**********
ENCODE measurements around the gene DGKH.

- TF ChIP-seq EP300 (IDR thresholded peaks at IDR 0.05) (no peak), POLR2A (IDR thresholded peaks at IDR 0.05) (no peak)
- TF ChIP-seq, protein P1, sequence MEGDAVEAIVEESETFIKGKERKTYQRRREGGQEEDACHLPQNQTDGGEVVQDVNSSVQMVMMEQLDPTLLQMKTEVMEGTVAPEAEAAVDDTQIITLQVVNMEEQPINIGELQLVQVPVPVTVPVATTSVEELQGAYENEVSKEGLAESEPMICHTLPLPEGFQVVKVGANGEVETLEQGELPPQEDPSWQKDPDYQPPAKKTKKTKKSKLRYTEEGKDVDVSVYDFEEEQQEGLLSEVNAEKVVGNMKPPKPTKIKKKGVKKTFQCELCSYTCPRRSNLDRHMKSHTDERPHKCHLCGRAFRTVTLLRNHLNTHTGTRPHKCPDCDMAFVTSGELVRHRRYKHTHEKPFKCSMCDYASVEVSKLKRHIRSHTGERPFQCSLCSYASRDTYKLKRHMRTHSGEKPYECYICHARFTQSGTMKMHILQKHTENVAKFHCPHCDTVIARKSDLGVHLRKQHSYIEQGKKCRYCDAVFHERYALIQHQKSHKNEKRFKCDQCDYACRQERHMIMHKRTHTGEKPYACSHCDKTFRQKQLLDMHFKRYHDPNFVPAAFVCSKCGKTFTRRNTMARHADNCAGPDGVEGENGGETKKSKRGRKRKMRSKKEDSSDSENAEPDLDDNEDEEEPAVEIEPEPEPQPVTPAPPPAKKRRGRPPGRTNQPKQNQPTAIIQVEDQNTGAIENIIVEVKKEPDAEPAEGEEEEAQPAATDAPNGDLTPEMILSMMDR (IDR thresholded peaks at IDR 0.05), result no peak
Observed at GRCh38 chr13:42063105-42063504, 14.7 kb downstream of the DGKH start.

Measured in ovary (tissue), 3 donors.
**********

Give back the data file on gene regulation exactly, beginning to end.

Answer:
ENCODE measurements around the gene DGKH.

- TF ChIP-seq EP300 (IDR thresholded peaks at IDR 0.05) (no peak), POLR2A (IDR thresholded peaks at IDR 0.05) (no peak)
- TF ChIP-seq, protein P1, sequence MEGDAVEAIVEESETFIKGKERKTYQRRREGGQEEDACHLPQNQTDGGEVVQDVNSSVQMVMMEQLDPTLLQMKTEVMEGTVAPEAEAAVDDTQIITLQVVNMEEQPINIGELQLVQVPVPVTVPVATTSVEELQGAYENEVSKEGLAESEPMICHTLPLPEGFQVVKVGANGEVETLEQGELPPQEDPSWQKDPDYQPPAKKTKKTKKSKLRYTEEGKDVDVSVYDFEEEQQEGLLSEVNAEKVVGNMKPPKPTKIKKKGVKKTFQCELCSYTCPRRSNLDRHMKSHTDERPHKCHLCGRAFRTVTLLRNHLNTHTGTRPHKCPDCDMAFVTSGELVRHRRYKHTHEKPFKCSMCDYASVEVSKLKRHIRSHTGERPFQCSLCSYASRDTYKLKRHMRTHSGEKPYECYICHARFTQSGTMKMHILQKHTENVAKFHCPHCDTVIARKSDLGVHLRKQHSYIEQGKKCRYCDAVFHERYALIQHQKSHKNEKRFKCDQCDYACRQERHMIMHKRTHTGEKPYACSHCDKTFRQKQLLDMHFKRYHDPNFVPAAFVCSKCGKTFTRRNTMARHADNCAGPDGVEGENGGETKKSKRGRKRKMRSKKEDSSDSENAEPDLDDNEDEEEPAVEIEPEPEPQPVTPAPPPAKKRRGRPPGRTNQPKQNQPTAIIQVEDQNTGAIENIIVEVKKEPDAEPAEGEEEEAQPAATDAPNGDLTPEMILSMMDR (IDR thresholded peaks at IDR 0.05), result no peak
Observed at GRCh38 chr13:42063105-42063504, 14.7 kb downstream of the DGKH start.

Measured in ovary (tissue), 3 donors.